Poland’s KGHM on Wednesday reported a bigger-than-expected fall in net profit in the first half of 2016 on the back of losses on its foreign assets, driven by rising costs and falling copper prices.
The State-run miner, which is Europe’s No 2 copper producer, reported a 75% fall in its consolidated net profit to 296-million zlotys, while analysts had expected the result to come in at 406-million zlotys.
The group said in the half-year that the net loss of KGHM International, which includes KGHM’s foreign assets, rose to 533-million zlotys in the period from 295-million last year, mostly due to losses in its Chilean copper mine Sierra Gorda.
The Sierra Gorda mine, which KGHM co-owns with Japan’s Sumitomo, started commercial production last year, but KGHM had to write down its value significantly earlier this year due to the slump in copper prices.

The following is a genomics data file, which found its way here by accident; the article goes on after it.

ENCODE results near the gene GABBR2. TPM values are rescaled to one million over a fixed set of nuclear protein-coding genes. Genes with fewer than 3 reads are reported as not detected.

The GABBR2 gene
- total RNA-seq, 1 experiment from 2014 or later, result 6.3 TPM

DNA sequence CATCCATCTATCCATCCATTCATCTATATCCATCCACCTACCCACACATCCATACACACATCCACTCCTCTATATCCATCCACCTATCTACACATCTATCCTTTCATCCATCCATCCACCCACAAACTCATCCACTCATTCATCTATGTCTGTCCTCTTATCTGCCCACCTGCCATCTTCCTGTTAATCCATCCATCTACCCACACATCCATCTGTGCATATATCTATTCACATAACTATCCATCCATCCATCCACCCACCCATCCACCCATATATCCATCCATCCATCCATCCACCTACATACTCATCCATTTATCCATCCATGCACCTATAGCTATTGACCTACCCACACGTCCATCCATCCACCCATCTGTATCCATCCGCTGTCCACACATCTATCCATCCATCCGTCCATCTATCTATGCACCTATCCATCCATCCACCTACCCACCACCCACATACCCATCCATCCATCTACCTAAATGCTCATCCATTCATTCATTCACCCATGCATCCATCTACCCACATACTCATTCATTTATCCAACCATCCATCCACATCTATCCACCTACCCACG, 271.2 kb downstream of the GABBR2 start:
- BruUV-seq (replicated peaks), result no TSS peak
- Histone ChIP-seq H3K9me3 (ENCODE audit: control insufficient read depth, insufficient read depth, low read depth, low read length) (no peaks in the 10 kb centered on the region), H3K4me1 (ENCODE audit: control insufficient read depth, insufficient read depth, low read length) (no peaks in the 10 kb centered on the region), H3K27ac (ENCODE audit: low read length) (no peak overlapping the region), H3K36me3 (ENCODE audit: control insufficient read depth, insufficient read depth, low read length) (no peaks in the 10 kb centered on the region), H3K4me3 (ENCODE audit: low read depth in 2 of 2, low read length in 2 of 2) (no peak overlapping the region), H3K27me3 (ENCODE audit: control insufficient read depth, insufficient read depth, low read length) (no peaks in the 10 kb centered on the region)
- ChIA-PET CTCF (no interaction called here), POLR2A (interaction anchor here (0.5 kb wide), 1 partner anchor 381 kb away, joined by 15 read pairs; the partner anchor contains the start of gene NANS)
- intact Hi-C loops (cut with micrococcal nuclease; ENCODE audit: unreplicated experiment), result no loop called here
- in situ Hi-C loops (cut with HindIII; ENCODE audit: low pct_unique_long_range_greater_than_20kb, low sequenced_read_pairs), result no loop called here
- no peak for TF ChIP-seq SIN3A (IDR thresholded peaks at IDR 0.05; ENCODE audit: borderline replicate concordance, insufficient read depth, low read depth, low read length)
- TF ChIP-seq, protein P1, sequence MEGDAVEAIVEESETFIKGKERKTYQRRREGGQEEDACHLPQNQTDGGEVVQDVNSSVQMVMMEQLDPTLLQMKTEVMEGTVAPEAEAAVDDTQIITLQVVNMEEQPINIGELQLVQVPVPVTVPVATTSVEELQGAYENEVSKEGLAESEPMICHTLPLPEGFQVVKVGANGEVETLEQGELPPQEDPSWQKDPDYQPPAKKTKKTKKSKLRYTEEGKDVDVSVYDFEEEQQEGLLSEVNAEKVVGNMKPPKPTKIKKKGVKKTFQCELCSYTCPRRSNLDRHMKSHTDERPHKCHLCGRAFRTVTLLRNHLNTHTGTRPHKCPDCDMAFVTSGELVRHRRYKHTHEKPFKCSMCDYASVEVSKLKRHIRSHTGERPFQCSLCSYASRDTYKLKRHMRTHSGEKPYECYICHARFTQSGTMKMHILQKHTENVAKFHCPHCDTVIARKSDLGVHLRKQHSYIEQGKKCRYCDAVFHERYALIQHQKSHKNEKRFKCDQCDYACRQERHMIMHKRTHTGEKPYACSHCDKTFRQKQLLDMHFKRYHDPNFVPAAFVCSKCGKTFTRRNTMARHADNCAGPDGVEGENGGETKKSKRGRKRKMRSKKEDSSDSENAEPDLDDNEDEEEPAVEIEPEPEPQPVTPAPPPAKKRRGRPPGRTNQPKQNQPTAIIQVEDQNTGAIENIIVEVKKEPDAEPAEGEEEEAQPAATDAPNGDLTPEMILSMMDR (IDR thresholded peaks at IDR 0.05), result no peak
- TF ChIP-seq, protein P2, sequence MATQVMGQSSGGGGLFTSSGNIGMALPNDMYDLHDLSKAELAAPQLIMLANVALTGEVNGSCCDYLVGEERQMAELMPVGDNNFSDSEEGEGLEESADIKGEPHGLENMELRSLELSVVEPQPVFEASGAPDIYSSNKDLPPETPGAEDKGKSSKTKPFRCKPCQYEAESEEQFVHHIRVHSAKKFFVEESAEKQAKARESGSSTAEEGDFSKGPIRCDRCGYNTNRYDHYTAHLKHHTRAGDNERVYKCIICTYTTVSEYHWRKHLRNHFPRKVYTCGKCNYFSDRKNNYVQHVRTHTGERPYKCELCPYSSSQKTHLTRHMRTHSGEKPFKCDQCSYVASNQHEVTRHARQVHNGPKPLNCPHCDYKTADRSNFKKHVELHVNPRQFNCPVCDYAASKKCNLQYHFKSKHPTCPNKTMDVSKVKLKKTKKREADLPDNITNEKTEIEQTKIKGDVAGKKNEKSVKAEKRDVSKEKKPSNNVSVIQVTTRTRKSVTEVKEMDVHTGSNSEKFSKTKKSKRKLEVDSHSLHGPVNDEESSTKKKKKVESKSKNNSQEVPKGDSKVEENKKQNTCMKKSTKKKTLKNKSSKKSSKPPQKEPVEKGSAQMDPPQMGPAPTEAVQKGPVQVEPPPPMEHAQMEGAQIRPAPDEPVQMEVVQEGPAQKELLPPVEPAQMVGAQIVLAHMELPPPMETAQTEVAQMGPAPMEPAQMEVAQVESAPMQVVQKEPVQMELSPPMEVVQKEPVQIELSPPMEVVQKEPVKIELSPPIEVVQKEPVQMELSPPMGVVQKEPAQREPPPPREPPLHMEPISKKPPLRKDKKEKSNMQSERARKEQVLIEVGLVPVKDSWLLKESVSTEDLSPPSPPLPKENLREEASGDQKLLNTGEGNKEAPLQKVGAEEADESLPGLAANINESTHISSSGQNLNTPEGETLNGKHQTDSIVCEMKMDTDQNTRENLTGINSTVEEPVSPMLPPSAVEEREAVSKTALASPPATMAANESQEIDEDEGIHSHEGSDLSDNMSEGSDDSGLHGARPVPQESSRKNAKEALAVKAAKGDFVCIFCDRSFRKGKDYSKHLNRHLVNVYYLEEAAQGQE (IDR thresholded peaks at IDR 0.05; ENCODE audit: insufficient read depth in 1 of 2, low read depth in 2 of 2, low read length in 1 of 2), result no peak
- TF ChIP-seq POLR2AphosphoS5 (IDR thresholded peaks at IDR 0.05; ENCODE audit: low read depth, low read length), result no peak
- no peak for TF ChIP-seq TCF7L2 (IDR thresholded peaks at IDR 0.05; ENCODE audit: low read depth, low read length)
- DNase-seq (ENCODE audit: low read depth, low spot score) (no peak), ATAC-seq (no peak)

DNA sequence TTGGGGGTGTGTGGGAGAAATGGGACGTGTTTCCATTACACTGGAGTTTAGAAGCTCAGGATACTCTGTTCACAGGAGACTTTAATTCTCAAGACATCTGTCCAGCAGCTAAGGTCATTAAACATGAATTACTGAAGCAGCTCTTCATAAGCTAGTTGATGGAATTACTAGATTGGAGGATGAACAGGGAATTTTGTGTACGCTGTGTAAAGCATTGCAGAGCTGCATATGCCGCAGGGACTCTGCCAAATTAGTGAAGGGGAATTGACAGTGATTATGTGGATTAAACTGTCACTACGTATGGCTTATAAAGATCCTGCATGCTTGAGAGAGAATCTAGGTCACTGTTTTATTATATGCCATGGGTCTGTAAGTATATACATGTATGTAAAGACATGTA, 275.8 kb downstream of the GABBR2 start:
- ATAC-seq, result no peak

On Wednesday the company signalled it may have to run further asset impairment tests.
“As part of the revision of the strategy, the financing models for individual assets will be updated,” KGHM said.
The company added that the average copper price fell by almost 21% in the first half of this year to $4 701/t.
KGHM did not publish a net profit figure for the second quarter but, according to Reuters calculations, it stood at 135-million zlotys and came in below analysts’ expectations of 245-million zlotys.
The company’s Polish business, on which KGHM’s dividends are based, booked a 49% fall in H1 net profit to 668-million zlotys, compared with 704-million zlotys seen in Reuters’ poll.
KGHM also said it booked a 57-million zlotys impairment loss related to a stake it owns in State-run utility Tauron.